and all the buried springs
glow in the soil of sleep .

Even in this mild terrain
the air is burdened
with the taste of regret
the seduction of darkness
and a wilderness beginning to unravel.

Nothing is unknown to us.
We have a weather all our own
an inward circling sun
a river of stars that has no source
and a long history of rain

No more our days
deliciously surrender to the unknown,
for all is known.
No more the lying naked and inventing
new names for nakedness.
No more the singing echoes.

The golden girls are gone.
The bears are dead.
The spells which kept our children close,
forgotten, and the voice that sent us
off into the world becomes our own
as we tell the young

You'll come once upon a time.
Only once
and before darkness rises like hot breath
and the lotus moon's still blooming
in our arms there may be time enough
to choose an ending
that has not chosen us.


by Ruth Daigon


We keep pulling him up
from the bottom of the Red River
in stop-action or slow-motion
and replay the splash
blooming around his hips.

We correct his dive,
restore the promise
of his form, each movement
clear in the instant of falling.

The moment reversed,
we reel him up
to where he's still
sitting on the bank.

Mother covers her
bare scalp with hair
torn by its roots.

Screams sucked back
into her mouth become
soft syllables again.

Her shredded clothes
re-woven. The table set
for his return.


Again he's swimming
and the Red River
opens wide to take him in.

Mother's rooted to the bank
her voice floating over water
we're waiting supper for you.

Bread and milk lie
heavy on the table where sisters
stand strange to one another.

They turn their backs
and climb the stairs
to narrow rooms.

It's that time of year
nudging memories of
his face streaked with summer

murmurs at evening meals
walks along the river
with its glowing spine.

In this house where
no one survives love
darkness opens like a white door.


Summer nights we'd sit on the back veranda
planing down the hours with small talk.
Stories flowed in a spill of old pleasures
sweet and tart and light on the tongue
The air was fresh the weather excellent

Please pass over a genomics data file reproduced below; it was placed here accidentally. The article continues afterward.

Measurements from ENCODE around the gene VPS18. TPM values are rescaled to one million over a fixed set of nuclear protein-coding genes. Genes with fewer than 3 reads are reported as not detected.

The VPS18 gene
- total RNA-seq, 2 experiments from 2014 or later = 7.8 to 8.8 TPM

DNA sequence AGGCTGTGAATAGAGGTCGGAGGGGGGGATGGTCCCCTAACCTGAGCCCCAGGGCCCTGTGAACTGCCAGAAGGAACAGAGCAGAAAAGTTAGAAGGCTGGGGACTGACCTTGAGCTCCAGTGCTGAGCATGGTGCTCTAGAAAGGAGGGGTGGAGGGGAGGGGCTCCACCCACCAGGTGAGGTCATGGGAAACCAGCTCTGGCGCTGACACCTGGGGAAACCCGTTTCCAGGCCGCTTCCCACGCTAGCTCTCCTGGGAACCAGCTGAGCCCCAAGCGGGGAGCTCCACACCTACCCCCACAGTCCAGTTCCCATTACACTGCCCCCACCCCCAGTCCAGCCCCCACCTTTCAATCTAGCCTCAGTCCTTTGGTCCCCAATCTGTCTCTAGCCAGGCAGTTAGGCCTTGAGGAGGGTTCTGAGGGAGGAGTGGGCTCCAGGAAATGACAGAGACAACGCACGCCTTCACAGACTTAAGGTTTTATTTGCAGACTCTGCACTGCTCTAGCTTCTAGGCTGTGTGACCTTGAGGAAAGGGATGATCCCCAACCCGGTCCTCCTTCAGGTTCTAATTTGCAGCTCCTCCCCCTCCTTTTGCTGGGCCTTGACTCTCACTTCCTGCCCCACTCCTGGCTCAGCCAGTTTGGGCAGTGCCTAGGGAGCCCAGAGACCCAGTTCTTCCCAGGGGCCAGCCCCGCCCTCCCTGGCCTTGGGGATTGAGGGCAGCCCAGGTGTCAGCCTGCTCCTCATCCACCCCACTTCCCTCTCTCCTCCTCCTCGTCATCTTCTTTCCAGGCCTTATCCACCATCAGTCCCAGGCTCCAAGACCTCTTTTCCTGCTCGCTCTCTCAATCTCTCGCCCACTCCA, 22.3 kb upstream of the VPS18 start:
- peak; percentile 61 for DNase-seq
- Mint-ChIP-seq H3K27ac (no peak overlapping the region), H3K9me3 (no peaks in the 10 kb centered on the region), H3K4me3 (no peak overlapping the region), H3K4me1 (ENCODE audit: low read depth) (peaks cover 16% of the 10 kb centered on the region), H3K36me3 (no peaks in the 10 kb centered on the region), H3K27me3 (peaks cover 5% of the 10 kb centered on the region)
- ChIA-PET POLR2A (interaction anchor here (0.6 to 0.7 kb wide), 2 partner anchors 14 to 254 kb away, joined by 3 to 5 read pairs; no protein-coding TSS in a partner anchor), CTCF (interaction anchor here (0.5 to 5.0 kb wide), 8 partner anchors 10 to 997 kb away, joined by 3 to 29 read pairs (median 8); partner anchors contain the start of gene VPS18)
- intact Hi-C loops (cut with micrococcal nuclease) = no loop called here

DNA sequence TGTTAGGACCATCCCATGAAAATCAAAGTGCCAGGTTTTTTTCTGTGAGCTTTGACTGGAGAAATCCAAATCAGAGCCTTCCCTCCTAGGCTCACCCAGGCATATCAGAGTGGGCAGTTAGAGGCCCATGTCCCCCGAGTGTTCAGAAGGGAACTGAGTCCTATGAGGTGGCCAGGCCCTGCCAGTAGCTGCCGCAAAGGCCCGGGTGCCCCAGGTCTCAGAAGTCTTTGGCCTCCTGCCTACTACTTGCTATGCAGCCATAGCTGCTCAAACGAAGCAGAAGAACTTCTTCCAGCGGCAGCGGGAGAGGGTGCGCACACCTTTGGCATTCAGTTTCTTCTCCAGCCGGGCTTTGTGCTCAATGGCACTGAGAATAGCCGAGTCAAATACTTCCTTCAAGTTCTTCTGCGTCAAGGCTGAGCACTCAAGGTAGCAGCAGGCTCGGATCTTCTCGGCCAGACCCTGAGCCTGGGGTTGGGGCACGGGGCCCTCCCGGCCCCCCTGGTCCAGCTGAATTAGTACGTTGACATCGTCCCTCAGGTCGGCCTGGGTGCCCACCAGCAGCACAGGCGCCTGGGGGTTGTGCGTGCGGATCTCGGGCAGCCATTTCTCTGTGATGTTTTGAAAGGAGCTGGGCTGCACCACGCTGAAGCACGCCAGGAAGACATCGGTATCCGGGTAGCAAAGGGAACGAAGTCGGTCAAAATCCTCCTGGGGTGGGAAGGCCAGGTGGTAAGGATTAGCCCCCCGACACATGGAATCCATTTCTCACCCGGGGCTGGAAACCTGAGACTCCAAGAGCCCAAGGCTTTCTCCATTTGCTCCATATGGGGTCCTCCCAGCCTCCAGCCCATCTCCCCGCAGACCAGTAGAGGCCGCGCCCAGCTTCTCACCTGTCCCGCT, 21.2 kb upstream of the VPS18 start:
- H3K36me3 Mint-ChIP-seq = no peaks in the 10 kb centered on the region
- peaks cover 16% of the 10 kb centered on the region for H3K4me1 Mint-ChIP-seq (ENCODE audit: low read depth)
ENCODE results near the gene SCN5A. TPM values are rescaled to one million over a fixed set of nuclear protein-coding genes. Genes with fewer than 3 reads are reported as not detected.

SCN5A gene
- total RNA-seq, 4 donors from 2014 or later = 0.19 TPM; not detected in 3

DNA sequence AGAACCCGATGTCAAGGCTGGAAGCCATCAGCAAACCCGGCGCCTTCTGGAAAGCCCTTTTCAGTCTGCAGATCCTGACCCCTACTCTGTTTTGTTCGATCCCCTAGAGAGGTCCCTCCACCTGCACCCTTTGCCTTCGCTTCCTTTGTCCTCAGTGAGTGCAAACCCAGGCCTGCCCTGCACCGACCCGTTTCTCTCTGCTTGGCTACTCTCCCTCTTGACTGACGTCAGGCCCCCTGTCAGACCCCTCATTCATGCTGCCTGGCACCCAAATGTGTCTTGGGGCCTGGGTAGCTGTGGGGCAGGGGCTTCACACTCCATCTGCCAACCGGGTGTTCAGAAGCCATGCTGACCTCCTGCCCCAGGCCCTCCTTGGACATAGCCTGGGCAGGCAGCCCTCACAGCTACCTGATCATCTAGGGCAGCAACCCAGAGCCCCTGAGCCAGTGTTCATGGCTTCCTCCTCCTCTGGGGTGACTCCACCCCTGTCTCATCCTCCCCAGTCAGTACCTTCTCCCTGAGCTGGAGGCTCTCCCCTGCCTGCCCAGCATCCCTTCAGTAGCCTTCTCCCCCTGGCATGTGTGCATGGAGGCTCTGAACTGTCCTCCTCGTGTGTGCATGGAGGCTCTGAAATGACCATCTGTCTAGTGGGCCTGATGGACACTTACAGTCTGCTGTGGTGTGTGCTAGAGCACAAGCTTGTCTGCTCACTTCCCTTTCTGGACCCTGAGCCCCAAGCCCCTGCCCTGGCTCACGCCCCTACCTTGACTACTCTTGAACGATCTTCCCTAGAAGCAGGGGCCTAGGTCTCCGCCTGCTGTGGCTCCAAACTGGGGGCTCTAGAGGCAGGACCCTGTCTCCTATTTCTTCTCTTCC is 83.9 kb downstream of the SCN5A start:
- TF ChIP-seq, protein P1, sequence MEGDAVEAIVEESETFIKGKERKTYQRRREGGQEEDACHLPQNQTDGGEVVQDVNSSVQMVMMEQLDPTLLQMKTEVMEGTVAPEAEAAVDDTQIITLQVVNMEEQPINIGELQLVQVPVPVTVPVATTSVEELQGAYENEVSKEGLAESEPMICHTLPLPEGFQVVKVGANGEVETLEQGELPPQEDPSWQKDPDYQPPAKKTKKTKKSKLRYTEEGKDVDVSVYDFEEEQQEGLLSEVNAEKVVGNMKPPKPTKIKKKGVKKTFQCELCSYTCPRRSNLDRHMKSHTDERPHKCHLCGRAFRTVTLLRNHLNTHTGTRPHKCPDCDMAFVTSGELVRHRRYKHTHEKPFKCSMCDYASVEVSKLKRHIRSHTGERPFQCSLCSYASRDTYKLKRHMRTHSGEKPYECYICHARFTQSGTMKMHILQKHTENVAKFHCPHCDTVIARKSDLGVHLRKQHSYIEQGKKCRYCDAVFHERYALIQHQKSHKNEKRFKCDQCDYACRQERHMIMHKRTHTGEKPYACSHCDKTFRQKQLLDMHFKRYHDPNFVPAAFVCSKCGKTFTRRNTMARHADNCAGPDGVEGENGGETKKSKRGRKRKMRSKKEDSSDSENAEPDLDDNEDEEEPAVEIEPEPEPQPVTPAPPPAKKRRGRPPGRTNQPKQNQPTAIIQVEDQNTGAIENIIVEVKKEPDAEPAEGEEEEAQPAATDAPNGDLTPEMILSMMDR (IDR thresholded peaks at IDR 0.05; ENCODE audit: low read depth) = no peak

the room radiant with the dead.

About the Author
Ruth Daigon was founder and editor of POETS ON: for twenty years until it ceased publication. Her poems have been widely published in E mags, print mags, anthologies and collections. She was Poet-Of-The-Month on the University of Chile's Pares Cum Paribus (an E chapbook in English and Spanish). Her chapbooks appear in WEBDELSOL, THE ALSOP REVIEW, FORPOETRY, POETRYMAGAZINE, THREE CANDLE REVIEW, KOTAPRESS POETRY ANTHOLOGY both in hard cover and on the WEB.

Some of her earlier poetry collections are "Between One Future And the Next (Papier-Mâché Press) 1995, "About A Year" (Small Poetry Press, Select Poetry Series)1996. Daigon's poetry awards include "The Ann Stanford Poetry Prize, 1997 (University of Southern California Anthology), 1997) and the Greensboro Poetry Award (Greensboro Arts Council, 2000) Her poetry collections continue with "The Moon Inside" (Gravity/Newton's Baby), 1999. She is part of Pudding House Publications Poetry Chapbook Series "Ruth Daigon's Greatest Hits 1970-2000. "Payday At The Triangle" (Small Poetry Press, Select Poets Series) based on the Triangle Shirtwaist Factory Fire in New York City,1911 was published in 2001 and one of her many readings was performed in The Lower East Side tenement Museum in Manhattan, the area where the fire occurred. Her latest poetry book is "Handfuls of Time" (Small Poetry Press, Select Poets Series) 2002. Her poetry was published by the State department in their literary exchange with Thailand and their translation program has just issued the first book of Modern American poets in English and Thai in which she appears. Her poetry also appeared on the Garrison Keilor show.

You can reach Ruth at ruthart@aol.com